California on track for longest job expansion in recorded history

economic-straight-talk
  • California added 19,400 jobs in May bringing the
    unemployment rate down to 4.2 percent, according to the latest
    report from the state Employment Development Department
    . The lowest
    unemployment rate, 4.1 percent, was seen in second half of 2018.
  • Current job growth is at a 111-month expansion —
    the second-longest since 113-month expansion of 1960s.
  • With 282,700 jobs added over the last year, the
    1.6 percent pace of employment growth lines up with the growth rate nationally.
    Still, California’s 19,400 jobs gain accounted for a lion’s share of national
    monthly job growth, contributing 26 percent.
  • While the state’s unemployment rate declined
    slightly in May, the driver is unfortunately declining labor force which
    declined by 49,800 in May, following a 51,800 decline in April. On an annual
    basis, labor force showed only a small improvement of 136,400 or 0.7 percent
    growth.
  • In May, 7 out of 11 industries added jobs, with
    largest gain in construction (12,800), suggesting increase in new home
    construction. The second largest gain was in leisure and hospitality, up 4,500
    jobs, and government, up 1,800 jobs. In annual comparison, there is a
    relatively consistent growth in education health services followed by
    professional and business services, and a loss in financial services.
  • Regionally, Los Angeles continued with the
    largest job gains adding 8,200 between April and May, with gains largely in
    leisure and hospitality, a seasonal gain that also reflects the strength of the
    area’s tourism industry. Employment services reflected another large gain, up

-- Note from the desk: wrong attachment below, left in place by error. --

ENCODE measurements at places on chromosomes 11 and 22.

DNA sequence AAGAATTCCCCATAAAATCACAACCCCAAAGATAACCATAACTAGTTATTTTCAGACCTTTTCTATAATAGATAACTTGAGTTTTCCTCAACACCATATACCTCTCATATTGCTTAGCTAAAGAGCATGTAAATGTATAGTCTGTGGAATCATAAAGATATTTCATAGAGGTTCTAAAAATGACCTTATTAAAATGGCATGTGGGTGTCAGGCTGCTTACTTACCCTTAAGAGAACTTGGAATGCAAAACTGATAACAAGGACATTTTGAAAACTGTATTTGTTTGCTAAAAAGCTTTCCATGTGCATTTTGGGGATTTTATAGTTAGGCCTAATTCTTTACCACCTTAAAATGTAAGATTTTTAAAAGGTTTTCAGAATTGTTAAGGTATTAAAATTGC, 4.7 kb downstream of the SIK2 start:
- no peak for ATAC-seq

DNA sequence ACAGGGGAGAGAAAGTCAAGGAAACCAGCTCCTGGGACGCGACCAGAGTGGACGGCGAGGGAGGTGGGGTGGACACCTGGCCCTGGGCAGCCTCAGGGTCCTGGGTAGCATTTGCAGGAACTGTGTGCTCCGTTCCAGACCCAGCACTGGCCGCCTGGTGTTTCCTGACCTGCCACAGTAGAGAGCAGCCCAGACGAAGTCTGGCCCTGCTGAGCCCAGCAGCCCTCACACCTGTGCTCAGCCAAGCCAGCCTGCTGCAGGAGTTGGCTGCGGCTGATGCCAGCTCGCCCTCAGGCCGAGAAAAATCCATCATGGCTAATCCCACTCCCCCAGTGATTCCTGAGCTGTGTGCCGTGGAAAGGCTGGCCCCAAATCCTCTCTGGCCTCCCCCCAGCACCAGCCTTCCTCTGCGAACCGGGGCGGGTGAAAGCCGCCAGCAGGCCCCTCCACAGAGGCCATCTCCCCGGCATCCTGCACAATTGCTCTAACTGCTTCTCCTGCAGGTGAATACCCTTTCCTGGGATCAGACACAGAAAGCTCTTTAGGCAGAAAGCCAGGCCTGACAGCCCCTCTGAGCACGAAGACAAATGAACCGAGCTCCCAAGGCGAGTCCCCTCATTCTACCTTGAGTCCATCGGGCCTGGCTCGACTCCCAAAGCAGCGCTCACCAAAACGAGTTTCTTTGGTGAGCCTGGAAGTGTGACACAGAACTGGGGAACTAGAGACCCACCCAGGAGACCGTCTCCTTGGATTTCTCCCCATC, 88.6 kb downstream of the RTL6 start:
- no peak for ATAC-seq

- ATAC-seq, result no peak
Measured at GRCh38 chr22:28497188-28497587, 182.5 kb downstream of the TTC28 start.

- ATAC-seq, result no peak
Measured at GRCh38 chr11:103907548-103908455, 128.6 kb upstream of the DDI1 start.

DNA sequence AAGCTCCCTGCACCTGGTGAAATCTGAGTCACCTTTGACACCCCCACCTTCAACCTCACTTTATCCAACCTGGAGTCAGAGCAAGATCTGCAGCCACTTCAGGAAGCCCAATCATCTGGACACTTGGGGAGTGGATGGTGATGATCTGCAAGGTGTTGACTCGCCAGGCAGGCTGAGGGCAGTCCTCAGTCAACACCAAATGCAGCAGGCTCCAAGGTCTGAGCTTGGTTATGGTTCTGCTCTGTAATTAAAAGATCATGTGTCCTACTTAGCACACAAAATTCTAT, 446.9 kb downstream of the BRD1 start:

4,600 jobs. Within construction’s gains, the largest relative increase was
    among building finishing contractors, up 4 percent over the month, and 15.2
    percent over the year. Information sectors, mostly driven by motion picture and
    sound recording, showed the largest monthly declines, while finance and
    insurance have seen the largest overall annual declines, down 3,400 jobs in
    total year-over-year. The region’s employment growth over the year remains
    focused in health care and social assistance, which account for about 30
    percent of the growth.
  • In the Bay Area, gains were broad based across
    the regions, and most regions saw the unemployment rate decline again falling
    below the year-ago bottom. In San Francisco-San Mateo region, up 7,100 jobs, monthly
    gains were led by accommodation and food services, construction, and financial
    services, with a loss in private education and health services. Over the year,
    the region gained 44,900 jobs.  
  • In Santa Clara-San Benito region, up 4,900 jobs,
    gains were also led by leisure and hospitality as summer seasonal hiring kicked
    in. The region also saw strong gains in information and professional services.
    Over the year, job gains in information and computer and electronic product
    manufacturing suggests the area continues to be a big draw for tech innovation.
  • Alameda and Contra Costa counties added 6,100
    jobs in April, with construction’s specialty trade contractors leading the
    gain. Over the year, the area added 19,100 jobs with over a third in health
    care and social assistance, followed by a similar gain in professional and
    business services
  • In Marin, Napa and Sonoma counties, unemployment
    rate also declined dropping to lowest rates since May 2018. However, falling
    unemployment rates are due to declining labor force which was down 0.6 percent
    in Sonoma year-over-year, down 1.2 percent in Napa, and mostly flat in
    Marin.   
  • Figure 1 summarizes annual changes in
    employment, number of jobs added in high-income sectors, and the share of total
    jobs that were high income jobs by region.
  • Column titled Percent in High Income Sectors
    illustrates how many of the jobs added in each region were in high income
    sectors, which include financial activities, professional and business
    services, and information sector. In San Francisco and San Jose metropolitan
    areas, about 50 percent of job growth is in high-income sectors which contrast
    notably other regions, particularly Los Angeles where the diverse economy still
    hasn’t gained traction with higher-income employment growth.

Figure 1

Notes:

East Bay Area includes Alameda and Contra Costa counties

Los Angeles includes Los Angeles County

San Francisco incudes San Francisco, Marin, and San Mateo counties

San Jose includes Santa Clara and San Benito counties